dave562 dave562 writes  |  more than 7 years ago

dave562 writes "According to this ComputerWorld article http://www.computerworld.com/action/article.do?command=viewArticleBasic&articleId=9046424&intsrc=hm_list, Seagate hard drives that were assembled in Taiwan were shipped with firmware that phoned home to two servers based in China. The Chinese government is denying any involvement in the incident. The software appears to steal passwords to online gaming websites."

Journals

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Oh the irony

dave562 dave562 writes  |  more than 5 years ago

I originally started reading Slashdot because of my curiosity about Linux. I've been on the internet since the early 1990s and have been working in corporate IT since the mid-1990s. My original experience with networking in a corporate environment was Novell Netware and I've since spent most of my time using Microsoft Windows servers. In the decade plus that I've been working in IT I've developed a fairly platform agnostic approach to meeting the needs of business. It's all about the best tool for the job as far as I'm concerned.

Recently where I work we have hired a new CFO and he oversees IT. He is a big proponent of OSS software and Linux. He hates Microsoft with a passion and believes that we should be replacing Windows boxes with Linux where ever possible. He wanted to use Subversion for version control on some budget documents, and of course he wanted to run it on Linux and have SSH access into the Linux box.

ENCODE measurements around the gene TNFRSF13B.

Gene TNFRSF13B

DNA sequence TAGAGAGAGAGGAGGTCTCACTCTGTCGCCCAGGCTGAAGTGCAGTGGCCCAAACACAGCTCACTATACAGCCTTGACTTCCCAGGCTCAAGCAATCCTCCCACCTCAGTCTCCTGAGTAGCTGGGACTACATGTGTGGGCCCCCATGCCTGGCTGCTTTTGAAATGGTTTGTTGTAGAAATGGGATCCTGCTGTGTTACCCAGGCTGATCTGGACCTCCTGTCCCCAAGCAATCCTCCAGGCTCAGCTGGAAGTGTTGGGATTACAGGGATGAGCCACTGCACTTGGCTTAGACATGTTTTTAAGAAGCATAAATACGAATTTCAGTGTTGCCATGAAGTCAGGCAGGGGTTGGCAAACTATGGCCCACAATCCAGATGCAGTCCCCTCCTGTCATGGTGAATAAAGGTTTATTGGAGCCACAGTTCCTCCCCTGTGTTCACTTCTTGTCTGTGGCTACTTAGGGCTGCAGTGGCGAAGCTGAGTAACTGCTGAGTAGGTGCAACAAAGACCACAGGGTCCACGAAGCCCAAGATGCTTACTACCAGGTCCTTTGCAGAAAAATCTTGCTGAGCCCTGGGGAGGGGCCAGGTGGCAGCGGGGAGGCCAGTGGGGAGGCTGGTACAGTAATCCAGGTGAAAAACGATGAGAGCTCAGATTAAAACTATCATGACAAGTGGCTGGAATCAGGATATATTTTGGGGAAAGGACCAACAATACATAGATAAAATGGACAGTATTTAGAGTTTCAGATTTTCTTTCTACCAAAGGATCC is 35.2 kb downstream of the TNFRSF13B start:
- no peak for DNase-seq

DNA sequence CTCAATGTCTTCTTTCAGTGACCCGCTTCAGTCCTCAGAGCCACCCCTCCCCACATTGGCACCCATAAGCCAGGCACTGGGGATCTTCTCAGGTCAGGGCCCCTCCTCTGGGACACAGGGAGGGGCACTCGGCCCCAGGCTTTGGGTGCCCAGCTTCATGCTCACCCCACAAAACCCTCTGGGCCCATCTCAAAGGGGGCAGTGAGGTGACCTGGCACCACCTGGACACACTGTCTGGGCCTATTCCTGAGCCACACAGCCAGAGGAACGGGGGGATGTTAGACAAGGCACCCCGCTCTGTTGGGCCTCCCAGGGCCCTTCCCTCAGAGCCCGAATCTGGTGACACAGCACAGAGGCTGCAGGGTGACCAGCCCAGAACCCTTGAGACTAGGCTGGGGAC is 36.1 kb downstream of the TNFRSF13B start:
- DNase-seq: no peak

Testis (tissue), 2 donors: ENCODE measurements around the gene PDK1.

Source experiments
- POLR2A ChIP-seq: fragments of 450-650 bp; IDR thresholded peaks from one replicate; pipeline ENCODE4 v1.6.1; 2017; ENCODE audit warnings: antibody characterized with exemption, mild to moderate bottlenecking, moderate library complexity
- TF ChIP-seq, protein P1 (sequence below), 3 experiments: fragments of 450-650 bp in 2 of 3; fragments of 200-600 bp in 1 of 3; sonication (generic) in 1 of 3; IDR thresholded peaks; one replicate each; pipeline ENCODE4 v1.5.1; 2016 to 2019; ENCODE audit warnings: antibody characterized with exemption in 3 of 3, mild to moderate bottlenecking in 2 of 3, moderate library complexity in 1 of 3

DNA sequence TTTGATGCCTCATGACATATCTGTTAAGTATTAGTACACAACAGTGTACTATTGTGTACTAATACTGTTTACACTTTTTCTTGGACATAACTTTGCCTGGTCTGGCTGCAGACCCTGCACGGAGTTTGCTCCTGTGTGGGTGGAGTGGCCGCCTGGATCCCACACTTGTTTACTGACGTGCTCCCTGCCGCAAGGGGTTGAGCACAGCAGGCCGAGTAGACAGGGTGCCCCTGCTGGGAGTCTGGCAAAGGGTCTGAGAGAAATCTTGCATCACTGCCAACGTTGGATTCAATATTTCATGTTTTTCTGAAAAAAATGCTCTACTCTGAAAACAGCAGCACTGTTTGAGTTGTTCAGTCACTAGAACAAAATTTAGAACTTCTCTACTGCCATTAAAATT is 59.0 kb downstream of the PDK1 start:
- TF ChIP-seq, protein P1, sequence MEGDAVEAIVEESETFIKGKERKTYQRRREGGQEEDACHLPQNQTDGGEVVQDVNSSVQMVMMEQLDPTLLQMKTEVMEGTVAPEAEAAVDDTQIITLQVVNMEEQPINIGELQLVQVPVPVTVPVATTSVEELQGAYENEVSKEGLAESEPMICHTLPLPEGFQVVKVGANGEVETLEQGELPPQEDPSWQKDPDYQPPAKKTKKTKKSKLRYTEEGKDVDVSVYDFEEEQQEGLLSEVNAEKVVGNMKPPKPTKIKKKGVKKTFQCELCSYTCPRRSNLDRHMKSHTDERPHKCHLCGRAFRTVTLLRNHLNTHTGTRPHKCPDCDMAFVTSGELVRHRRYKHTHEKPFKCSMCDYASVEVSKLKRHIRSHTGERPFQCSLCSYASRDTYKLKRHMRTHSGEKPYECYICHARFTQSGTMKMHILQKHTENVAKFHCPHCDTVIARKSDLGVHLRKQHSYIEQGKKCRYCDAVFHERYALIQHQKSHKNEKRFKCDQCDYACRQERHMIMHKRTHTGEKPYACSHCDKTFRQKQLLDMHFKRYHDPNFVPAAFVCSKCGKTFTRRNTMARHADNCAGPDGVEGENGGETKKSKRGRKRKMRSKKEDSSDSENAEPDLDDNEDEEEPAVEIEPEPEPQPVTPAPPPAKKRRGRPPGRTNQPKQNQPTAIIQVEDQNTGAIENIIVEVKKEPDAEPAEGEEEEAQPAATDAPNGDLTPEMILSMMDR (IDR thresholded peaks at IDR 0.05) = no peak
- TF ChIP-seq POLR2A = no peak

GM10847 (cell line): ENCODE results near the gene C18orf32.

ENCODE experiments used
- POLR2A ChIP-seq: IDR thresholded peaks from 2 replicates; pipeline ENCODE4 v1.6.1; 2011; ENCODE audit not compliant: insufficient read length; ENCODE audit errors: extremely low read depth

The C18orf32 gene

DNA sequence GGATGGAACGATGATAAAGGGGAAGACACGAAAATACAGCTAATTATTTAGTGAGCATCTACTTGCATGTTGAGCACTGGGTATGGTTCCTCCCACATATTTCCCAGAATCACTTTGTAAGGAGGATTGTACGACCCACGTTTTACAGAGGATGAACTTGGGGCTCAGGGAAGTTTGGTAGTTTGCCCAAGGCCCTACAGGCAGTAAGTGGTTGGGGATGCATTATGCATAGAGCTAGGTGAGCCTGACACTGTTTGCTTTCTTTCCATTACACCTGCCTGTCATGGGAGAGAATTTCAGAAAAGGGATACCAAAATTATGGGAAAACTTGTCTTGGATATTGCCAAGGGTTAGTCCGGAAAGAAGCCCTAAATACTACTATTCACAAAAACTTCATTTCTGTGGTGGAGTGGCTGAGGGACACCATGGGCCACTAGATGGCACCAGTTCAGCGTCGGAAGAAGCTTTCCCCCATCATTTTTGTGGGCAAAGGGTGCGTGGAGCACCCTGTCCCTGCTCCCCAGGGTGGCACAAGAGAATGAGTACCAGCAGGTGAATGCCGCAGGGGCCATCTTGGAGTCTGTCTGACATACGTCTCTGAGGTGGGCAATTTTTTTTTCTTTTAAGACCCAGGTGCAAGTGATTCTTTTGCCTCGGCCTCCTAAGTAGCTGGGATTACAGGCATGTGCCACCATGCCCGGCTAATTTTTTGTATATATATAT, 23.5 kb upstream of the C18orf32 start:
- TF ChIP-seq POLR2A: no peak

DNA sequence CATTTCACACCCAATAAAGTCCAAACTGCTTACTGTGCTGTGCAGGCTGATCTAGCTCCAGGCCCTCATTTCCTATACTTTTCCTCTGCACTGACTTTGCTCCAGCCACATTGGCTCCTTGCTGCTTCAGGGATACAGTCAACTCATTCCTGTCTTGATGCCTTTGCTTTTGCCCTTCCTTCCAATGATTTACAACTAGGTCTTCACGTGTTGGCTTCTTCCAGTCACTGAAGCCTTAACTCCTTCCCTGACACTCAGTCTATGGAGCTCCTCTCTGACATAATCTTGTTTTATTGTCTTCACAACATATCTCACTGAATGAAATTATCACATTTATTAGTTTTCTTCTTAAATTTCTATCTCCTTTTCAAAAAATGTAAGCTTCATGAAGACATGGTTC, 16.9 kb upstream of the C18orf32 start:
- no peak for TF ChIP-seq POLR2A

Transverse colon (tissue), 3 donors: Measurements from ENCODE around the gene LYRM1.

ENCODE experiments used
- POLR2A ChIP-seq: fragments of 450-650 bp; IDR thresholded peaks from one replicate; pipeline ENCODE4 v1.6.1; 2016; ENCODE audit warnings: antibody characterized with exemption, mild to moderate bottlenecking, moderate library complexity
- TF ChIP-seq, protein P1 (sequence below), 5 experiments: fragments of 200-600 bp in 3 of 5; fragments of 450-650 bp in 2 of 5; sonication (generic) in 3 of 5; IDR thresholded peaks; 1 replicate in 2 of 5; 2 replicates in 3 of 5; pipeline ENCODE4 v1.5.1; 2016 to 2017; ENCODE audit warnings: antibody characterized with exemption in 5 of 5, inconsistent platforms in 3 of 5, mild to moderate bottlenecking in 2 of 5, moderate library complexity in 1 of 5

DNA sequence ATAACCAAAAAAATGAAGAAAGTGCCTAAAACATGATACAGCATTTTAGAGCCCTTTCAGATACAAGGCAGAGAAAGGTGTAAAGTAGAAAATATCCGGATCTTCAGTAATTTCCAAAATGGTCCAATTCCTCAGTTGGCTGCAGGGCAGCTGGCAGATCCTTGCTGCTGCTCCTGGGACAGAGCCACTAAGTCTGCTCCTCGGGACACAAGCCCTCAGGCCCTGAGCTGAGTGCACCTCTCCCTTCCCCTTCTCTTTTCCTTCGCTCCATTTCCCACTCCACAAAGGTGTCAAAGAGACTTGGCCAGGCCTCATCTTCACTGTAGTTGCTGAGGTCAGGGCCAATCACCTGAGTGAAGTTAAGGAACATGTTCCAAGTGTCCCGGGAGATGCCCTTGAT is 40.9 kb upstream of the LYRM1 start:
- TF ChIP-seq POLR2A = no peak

Being a Linux neophyte I went ahead and downloaded Ubuntu 8.04 LTS server. I used apt-get to get all of the updated versions of the software from the repository. I configured Subversion and setup the repository for the files. I setup SSH so that the CFO could use Tortoise and Putty to remotely access the files. Everything was working well up until this morning.

My users were calling and emailing with complaints of the internet being slow. Given that we upgraded to a 7.5MB connection over the weekend, my initial thought was that something was wrong with the ISP. I checked the firewall and saw that there were 65000+ open connections and the logs were filled with warnings of SYN floods coming from the Linux box. I logged into it, ran a netstat -a and found pages upon pages upon pages of open connections on port 22 to random boxes all over the internet. Sure enough, the Linux box was completely owned and being used to attack other boxes.